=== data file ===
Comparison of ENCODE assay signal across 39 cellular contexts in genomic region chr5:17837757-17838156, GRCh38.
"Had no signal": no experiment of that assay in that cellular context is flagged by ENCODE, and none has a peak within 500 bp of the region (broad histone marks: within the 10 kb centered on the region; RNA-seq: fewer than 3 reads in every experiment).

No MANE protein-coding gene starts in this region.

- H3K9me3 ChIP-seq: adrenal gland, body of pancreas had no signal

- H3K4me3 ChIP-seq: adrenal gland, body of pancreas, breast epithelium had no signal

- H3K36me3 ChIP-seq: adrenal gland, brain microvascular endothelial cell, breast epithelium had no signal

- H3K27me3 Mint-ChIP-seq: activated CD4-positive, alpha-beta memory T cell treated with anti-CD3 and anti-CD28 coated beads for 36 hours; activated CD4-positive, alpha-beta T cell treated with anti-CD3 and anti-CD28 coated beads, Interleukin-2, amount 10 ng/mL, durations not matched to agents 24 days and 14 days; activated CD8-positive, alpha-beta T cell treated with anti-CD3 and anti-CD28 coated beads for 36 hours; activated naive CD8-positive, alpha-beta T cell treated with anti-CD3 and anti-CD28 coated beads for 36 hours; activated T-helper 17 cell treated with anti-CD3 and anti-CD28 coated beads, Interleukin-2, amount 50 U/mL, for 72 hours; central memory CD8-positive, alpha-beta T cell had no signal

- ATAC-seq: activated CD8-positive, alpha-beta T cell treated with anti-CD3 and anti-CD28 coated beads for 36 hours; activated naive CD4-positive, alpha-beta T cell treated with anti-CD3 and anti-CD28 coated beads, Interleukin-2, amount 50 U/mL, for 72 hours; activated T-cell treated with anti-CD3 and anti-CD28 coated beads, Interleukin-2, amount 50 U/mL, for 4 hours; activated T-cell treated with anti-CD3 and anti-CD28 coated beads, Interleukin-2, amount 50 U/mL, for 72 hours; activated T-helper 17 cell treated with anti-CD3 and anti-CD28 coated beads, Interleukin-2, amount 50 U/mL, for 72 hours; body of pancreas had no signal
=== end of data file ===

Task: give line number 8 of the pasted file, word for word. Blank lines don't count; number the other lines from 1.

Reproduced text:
- ATAC-seq: activated CD8-positive, alpha-beta T cell treated with anti-CD3 and anti-CD28 coated beads for 36 hours; activated naive CD4-positive, alpha-beta T cell treated with anti-CD3 and anti-CD28 coated beads, Interleukin-2, amount 50 U/mL, for 72 hours; activated T-cell treated with anti-CD3 and anti-CD28 coated beads, Interleukin-2, amount 50 U/mL, for 4 hours; activated T-cell treated with anti-CD3 and anti-CD28 coated beads, Interleukin-2, amount 50 U/mL, for 72 hours; activated T-helper 17 cell treated with anti-CD3 and anti-CD28 coated beads, Interleukin-2, amount 50 U/mL, for 72 hours; body of pancreas had no signal